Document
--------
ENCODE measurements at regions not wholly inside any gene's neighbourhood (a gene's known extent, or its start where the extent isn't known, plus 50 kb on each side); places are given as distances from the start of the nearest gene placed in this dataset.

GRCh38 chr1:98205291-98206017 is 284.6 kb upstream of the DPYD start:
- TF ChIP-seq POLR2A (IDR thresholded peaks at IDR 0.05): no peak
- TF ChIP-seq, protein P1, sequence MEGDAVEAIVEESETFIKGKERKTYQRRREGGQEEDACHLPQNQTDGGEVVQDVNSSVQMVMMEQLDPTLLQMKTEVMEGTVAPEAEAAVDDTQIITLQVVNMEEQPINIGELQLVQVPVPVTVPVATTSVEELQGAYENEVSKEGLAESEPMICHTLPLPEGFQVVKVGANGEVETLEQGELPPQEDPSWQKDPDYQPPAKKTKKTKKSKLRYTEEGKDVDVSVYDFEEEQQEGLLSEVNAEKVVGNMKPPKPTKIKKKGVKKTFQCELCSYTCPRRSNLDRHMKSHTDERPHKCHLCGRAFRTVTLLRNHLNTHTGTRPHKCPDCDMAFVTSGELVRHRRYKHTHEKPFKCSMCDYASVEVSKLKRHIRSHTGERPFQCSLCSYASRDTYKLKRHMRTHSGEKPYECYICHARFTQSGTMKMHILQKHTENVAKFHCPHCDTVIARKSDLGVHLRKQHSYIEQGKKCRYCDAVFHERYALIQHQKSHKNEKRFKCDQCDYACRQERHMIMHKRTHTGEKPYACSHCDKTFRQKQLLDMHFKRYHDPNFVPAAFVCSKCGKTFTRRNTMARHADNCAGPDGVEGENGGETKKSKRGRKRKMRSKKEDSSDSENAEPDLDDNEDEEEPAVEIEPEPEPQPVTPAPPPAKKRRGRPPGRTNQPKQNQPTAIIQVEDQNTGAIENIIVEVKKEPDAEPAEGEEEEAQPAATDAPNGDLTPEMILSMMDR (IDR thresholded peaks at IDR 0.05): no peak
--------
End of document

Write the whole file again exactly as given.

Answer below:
ENCODE measurements at regions not wholly inside any gene's neighbourhood (a gene's known extent, or its start where the extent isn't known, plus 50 kb on each side); places are given as distances from the start of the nearest gene placed in this dataset.

GRCh38 chr1:98205291-98206017 is 284.6 kb upstream of the DPYD start:
- TF ChIP-seq POLR2A (IDR thresholded peaks at IDR 0.05): no peak
- TF ChIP-seq, protein P1, sequence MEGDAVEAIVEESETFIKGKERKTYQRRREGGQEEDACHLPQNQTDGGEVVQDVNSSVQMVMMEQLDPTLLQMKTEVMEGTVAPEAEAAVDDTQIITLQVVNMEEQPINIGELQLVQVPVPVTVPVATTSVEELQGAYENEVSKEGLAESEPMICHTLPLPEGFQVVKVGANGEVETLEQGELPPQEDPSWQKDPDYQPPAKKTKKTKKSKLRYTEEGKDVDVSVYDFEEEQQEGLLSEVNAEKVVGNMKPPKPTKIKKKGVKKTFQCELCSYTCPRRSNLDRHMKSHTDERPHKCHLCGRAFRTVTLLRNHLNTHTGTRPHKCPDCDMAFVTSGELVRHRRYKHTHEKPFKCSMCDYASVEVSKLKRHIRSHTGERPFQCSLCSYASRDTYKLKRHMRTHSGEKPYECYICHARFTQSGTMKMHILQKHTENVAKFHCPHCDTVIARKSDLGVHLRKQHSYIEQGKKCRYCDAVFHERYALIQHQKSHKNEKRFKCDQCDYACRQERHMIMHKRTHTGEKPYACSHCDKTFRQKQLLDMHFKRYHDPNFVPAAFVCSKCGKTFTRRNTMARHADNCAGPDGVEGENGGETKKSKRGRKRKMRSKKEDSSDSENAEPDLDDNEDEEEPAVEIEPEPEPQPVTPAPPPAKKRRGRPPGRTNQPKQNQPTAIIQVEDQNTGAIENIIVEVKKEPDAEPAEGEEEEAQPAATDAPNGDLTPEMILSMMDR (IDR thresholded peaks at IDR 0.05): no peak